Among cloud providers for the enterprise, Microsoft’s offerings are comprehensive. For SharePoint and the rest of their traditional data center solutions, there’s a comparable offering in Office 365 and Azure. Our experience with the SharePoint transition to Office 365 would suggest that IT is preparing for this transformation when the cloud arrives.
Except the cloud isn’t just coming. It’s here. A recent study by 451 Research surveyed 1500 enterprises, and found:
- 68% are moving to hybrid cloud solutions in the next two years
- 52% expect the cloud will enable new business strategies or organizational growth
So, as with all SaaS models, why aren’t people moving faster? Turns out, IT may be the problem.
A colleague sent me an interesting article recently on Office 365. To sum up, Microsoft has been counting on their old, trusted partner, enterprise IT, to spearhead the move from on premises to Office 365. But IT may be reluctant, at best, to shut down on premises servers.
At many conferences, I’ve heard a lot classic IT Pros wonder “what will the cloud mean for my career?” It’s a fair question.
Side Note #1
First, can we call it off-premises? Get tired of saying “cloud”. SaaS, PaaS, IaaS are also alienating acronyms (Software-as-a-service, platform-as-a-service, infrastructure-as-a-service).
The postmodern datacenter is going to look very different in ten years. What’s going to be inside?
- Authentication/security and domain servers
- Large databases and file archives
- Proprietary technologies and highly sensitive data
- “Hoteling” systems to make working from the office as seamless as working at home (automatic redirection of phone calls to extensions
- Manufacturing / control systems where proximity matters
- Networking and Wi-Fi
- “Beachhead” systems that act as aggregated gateways between internal information and external services.
Plus a LOT of BYOD smartphones and tablets alongside laptops and desktops. Leaving a LOT in the cloud. CRM, communication, collaboration, databases, files – all likely to live predominantly or exclusively in virtualized data centers. The on-premises data center will still exist – but it will be different, and smaller. Expect less server maintenance, but more security and networking.
Why? The biggest reason is because providers – cloud providers – think about SERVICES, not servers. They provide sales management applications – not just software to integrate into a data center. In many cases, what drives the decision is a business transaction. “You mean I can start using your CRM system today with just a credit card”? Traditional IT usually offers 3-6 month lead times on similar requests.
And it’s never going to be practical for even the largest enterprises to build in the kind of burstable internal capacity that would allow someone to requisition and enable a brand new database-centric web application with a 5 minute SLA.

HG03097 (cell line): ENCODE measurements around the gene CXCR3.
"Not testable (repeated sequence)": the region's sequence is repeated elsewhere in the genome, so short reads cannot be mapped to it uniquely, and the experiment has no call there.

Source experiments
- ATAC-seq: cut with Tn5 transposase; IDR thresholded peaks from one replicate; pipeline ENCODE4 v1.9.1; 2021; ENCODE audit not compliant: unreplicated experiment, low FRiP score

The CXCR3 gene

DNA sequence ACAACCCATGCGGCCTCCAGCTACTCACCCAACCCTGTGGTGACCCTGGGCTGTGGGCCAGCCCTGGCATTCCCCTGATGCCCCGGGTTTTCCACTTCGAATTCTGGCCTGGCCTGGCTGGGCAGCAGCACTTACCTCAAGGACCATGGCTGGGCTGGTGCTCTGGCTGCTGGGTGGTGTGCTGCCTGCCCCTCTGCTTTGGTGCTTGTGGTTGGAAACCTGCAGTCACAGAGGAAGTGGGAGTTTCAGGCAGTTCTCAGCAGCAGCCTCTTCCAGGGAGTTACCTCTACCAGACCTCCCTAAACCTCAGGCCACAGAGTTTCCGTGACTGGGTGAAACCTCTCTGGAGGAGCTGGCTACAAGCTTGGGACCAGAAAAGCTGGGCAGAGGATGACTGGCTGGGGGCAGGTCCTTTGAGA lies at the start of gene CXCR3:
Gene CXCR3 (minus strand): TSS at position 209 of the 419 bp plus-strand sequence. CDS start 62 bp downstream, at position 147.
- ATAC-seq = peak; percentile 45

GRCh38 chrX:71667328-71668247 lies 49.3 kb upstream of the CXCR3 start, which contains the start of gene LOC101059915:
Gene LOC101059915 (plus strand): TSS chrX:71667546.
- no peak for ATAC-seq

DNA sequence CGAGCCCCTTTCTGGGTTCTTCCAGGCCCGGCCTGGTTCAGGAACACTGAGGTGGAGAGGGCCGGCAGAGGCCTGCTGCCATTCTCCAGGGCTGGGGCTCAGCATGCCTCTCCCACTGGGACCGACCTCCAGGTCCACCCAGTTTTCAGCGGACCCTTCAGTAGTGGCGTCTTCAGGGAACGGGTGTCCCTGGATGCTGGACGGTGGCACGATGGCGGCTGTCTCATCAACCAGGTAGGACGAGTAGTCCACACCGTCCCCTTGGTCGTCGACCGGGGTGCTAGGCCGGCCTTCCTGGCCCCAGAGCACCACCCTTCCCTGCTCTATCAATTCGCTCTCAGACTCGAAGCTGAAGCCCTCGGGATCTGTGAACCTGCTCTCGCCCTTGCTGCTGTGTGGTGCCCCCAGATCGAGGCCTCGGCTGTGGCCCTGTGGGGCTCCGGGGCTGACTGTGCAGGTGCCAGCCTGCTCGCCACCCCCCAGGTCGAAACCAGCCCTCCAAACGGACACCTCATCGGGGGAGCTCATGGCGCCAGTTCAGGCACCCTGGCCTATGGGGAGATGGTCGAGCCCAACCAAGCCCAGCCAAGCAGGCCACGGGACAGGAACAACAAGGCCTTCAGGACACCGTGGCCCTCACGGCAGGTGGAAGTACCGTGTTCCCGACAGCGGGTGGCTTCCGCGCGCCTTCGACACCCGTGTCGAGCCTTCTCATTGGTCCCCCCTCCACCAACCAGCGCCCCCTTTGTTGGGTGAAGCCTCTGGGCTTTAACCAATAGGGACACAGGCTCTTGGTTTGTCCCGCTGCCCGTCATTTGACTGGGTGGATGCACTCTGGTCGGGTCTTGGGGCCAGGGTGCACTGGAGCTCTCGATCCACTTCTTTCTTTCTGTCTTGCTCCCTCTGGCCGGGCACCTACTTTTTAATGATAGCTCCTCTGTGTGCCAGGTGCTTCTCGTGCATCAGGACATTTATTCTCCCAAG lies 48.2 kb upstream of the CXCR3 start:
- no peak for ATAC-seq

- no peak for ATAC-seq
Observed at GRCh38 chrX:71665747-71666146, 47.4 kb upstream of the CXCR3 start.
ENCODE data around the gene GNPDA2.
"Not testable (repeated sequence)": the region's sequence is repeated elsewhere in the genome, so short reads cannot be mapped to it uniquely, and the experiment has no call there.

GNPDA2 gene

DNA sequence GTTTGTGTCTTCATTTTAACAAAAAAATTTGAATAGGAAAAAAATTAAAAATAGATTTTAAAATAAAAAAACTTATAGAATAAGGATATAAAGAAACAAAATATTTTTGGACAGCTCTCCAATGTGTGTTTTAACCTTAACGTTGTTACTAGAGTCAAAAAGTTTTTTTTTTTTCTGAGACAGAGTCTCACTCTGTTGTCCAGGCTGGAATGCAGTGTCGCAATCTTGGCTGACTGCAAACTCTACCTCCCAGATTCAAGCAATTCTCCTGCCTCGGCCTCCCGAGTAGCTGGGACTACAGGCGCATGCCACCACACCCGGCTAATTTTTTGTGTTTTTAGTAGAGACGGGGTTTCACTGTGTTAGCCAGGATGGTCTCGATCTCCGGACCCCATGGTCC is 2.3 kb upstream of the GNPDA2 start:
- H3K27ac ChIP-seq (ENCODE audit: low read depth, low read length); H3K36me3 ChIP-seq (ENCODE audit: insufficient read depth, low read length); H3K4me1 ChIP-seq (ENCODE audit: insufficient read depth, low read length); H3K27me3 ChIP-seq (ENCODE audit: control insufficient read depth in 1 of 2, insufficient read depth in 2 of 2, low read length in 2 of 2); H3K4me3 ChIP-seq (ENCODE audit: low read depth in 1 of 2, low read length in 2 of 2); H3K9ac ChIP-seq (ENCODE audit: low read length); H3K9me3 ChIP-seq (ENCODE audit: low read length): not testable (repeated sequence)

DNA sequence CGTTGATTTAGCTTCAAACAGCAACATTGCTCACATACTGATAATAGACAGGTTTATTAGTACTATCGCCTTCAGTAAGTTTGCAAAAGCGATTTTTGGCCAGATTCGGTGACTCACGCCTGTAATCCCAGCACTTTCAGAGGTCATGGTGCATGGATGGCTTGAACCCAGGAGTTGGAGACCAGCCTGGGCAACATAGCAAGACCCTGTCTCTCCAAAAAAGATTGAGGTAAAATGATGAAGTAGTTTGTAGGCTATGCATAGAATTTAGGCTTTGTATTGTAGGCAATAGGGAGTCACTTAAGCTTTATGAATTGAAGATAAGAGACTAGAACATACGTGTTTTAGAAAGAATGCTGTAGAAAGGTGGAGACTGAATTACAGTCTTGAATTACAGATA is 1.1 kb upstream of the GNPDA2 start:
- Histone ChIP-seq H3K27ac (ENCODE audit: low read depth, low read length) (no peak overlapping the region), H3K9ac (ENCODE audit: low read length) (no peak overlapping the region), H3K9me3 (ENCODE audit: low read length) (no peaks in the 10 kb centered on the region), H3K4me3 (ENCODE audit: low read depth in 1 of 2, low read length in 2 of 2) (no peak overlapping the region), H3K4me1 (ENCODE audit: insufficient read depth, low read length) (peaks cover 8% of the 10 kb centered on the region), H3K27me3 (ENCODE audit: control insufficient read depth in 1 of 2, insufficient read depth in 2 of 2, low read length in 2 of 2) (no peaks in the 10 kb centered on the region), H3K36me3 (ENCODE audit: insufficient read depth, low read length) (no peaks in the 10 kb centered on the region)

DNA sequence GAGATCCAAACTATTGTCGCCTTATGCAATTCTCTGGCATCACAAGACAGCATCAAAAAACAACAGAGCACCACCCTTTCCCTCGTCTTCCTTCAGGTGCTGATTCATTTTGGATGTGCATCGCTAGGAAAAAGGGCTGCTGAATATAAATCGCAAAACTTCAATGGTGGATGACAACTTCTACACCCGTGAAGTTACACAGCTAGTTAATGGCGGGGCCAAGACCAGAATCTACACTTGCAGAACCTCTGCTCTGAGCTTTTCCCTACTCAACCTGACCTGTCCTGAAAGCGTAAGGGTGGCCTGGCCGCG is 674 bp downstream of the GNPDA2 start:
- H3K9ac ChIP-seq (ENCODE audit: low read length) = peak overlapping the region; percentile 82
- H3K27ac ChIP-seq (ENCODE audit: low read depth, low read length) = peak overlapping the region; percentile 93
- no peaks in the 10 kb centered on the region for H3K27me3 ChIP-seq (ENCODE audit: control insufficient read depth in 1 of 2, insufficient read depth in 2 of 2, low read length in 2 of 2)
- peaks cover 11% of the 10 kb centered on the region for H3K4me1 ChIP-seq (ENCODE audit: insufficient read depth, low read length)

Microsoft tends to dominate a lot of business cloud discussions, because Azure, Yammer, and Office 365 tend to parallel well established data center traditions of Windows, Outlook, and SharePoint. But business software directions are increasingly looking like consumer purchases. When non-technical stakeholders make decisions, they tend to favor ease of use, ease of purchase, and quick paths to value. Traditional IT concerns like integration and security don’t get as much as attention (and they should.)
So business discussions, and business value are going to drive cloud migration. Can IT block it? Yes, for a short time. But the move will be inexorable. Blocking the cloud now means losing the ability to shape it next year.
So what’s an IT Pro to do? Look to the world of fashion.
On premises vs. cloud – clothing and style
Yes, I’m going back to the shopping mall for analogies. We’re on our third decade of being able to buy apparel on the Internet. Most vendors and retailers have state of the art web sites that offer far more choice of size, fabrics, and fashion than can be stuffed into the local retail outlet. So bricks and mortar is dead, right?
Absolutely not. Shopping for clothes on premises can offer some intrinsic advantages:
- Immediate access to product
- Testing, seeing, trying out clothes before purchase
- Live guidance
- The chance to find things you didn’t know about
But it’s the intangibles that rule the day, especially customer service. If you need to purchase an item in store and have it shipped, or purchase online and return to a store, no problem. If you want to feel included, special, getting something ahead of everyone else, the best stores handle this.
Side Note #2
If you follow the Reagan Era/Mad mashup on Twitter @80sDonDraper you may have found this gem:
Any day, you can visit Amazon.com, Target, and eBay on line and find thousands of articles of clothing. All sizes, prices, and style are available. However, unless you already know what you need, the range of choices is truly overwhelming.
On the other hand, retailers like Nordstrom’s and J. Crew have won kudos for their in store experience. Not that those merchandisers don’t have fantastic websites too. But these are among the newer breed of merchandising where each store offers a carefully curated experience. Only the best in house and third party brands are selected. Consultants (on floor sales staff) are available to guide particular requests and offer impeccable customer service, backed up by electronic fulfillment in the rare case that customer service request can’t be fulfilled instantly.